Act: Inspiration

The Year in Which I Grow Our Food: An Introduction

September 27, 2022

It started as a challenge, as well as a necessity.

I have been growing food for my family and myself for many years, at first only because I wanted us to eat better food, but then later because I could smell on the wind what was coming and wanted a bit of insulation against it. I had tinkered with food production for years — growing a garden, planting fruit trees, raising animals — all of which would yield quite a bit, depending on how much I put into it. But I could never put into it 100% of my time. So what would happen if I did?

As things looked to get much worse very rapidly a few years ago, I started to buckle down and focus on how to improve the systems I already had in place. Last year, when things really got dodgy and this year looked to be the start of things becoming terrible for the near future, I bit the bullet. I stayed home to raise the food we would eat. This little journal will be the accounting of what that looks like.

So…some quick facts to start with:

1. I am doing this almost entirely by myself. I have a family, but none of them are interested in doing what I do. My husband works. My adult children are in college. That leaves me and two Corgis to do all the work, and believe me, the Corgis are no flipping help at all.

2. I do this work by hand — I don’t have any equipment. Unless you count a wheelbarrow. (Do you count a wheelbarrow?) Oh, and a chain saw and some small power tools. No forklifts or backhoes, though. Me and a shovel.

3. I am a middle-aged woman. Honestly, this fact means nothing at all. Being a woman just means I’m a hell of a lot tougher than a man, and being middle aged just means that my back and knees hurt. I provide this fact in case you needed some creds. There they are.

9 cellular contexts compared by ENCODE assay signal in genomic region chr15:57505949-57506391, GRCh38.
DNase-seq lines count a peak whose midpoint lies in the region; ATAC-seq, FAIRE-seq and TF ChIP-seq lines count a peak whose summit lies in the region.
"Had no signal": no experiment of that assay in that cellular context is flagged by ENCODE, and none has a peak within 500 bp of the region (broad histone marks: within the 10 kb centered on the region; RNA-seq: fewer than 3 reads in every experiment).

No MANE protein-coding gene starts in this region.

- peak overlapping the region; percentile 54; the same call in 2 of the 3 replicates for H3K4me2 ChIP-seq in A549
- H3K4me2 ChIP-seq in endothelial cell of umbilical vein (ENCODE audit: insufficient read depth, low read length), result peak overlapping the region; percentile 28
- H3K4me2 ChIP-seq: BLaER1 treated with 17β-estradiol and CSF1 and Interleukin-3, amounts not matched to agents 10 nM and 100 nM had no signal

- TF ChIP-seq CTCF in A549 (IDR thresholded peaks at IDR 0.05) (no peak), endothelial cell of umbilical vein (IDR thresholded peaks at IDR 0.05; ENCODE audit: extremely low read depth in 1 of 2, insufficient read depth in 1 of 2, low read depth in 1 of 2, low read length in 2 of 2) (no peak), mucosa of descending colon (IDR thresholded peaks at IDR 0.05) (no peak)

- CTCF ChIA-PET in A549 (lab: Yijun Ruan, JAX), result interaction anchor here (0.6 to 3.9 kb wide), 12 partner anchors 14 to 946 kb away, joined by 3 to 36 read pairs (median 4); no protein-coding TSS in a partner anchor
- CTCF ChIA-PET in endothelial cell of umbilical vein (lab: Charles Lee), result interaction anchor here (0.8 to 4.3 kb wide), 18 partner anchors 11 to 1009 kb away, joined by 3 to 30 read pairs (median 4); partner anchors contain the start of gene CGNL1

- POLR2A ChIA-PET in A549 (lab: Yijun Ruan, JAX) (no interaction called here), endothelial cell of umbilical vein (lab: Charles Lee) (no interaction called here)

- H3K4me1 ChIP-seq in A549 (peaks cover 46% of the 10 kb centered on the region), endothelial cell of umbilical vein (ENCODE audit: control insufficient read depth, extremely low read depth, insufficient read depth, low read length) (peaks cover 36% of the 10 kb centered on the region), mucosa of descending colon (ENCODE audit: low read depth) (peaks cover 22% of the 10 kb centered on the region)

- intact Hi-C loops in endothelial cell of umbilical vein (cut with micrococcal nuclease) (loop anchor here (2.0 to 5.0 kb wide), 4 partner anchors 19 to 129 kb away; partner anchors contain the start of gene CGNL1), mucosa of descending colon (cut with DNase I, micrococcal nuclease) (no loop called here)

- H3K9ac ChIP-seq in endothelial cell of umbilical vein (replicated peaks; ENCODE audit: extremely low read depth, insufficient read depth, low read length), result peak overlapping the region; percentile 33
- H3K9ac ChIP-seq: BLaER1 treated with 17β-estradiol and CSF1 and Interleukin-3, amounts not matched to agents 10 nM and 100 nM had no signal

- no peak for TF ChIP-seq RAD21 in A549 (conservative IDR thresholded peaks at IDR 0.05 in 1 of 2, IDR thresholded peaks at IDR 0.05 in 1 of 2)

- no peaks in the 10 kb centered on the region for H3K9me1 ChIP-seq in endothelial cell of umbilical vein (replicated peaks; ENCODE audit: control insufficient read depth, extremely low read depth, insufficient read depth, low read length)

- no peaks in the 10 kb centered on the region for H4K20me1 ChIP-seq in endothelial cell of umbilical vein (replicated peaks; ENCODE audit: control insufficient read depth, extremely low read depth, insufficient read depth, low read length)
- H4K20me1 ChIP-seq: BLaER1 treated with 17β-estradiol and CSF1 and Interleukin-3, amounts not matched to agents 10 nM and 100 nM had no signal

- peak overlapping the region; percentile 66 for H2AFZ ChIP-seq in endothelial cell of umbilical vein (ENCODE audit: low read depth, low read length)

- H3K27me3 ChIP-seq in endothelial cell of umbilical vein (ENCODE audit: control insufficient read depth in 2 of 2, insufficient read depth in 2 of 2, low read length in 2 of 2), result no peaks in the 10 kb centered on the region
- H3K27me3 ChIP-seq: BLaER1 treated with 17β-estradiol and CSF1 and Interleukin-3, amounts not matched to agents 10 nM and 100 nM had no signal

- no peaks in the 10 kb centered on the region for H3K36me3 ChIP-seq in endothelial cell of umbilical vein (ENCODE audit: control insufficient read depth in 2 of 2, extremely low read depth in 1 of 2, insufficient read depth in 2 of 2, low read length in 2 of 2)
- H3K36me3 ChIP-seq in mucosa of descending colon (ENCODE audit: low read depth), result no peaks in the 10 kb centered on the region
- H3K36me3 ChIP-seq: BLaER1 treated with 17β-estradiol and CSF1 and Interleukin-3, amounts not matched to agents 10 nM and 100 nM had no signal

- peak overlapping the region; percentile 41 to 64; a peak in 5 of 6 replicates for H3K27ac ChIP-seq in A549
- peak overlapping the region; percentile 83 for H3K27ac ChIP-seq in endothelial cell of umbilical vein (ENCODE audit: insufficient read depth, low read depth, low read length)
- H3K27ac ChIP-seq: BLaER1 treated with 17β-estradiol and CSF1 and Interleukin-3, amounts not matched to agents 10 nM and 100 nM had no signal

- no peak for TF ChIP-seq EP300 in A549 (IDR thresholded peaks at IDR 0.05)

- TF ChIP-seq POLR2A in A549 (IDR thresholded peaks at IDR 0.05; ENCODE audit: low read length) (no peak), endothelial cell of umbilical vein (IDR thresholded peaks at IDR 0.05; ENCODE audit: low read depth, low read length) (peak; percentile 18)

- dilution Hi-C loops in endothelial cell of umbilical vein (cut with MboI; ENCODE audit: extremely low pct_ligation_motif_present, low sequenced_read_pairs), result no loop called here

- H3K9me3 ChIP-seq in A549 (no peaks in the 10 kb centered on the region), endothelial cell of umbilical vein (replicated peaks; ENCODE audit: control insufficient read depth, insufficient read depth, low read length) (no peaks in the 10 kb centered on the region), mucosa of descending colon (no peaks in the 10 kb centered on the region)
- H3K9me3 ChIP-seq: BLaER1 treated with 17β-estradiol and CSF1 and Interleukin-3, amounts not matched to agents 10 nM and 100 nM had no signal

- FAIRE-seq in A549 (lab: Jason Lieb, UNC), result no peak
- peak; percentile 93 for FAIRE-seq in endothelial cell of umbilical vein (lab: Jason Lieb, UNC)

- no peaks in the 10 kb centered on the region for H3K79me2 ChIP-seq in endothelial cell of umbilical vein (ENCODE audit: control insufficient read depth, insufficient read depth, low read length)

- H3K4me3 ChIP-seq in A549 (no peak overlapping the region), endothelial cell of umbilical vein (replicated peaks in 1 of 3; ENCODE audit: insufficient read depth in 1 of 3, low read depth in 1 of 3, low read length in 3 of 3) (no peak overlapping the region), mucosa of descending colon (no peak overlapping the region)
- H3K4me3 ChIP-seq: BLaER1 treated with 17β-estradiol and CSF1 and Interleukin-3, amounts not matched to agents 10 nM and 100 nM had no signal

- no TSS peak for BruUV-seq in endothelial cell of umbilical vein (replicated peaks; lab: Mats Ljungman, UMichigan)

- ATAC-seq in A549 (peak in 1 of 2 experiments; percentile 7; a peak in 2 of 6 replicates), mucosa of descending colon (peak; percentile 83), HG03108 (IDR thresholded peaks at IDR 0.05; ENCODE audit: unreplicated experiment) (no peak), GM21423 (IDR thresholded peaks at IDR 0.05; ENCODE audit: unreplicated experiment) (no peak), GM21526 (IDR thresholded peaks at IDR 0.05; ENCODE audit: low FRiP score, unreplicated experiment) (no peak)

4. Please note that I say that this is the year in which I grow our food, but I did NOT say that I grow ALL our food. It is out of the grasp of most of us to grow ALL our own food. Even if you have all the space, money, time, and equipment in the world, you can still have a bad year and things might die, leaving you without. I don’t have all the space, money, time, or equipment in the world, so it’s a non-starter. However, I can grow quite a lot of food, and make a huge dent in our grocery needs. That’s still very worth doing, especially nowadays.

5. I am not an expert. What I am is highly skilled, with many years of experience. I can do many things, and I can do them well (because of years of practice). Possibly others can do things better. Are they experts, then? I don’t know. What does that even mean?

6. I know that very few or none of you are going to stop working to grow your own food. I’m not trying to convince you to. What I am trying to show you is what is behind doing something like this — growing and making what you eat. This way, you might be inspired to try a little something. Then if you like that, you might do a little something more. Believe me; doing a little something now is a very, very good idea.

**In case you need a little extra convincing, or are afraid that this is very hard work: I have raised food for my family while caring for two small children, while caring for two small children and working part time, and while caring for two slightly larger children (who STILL needed a lot of attention and time) while working full time. Yes, it really can be done. I’m not the only one who’s done it, either. **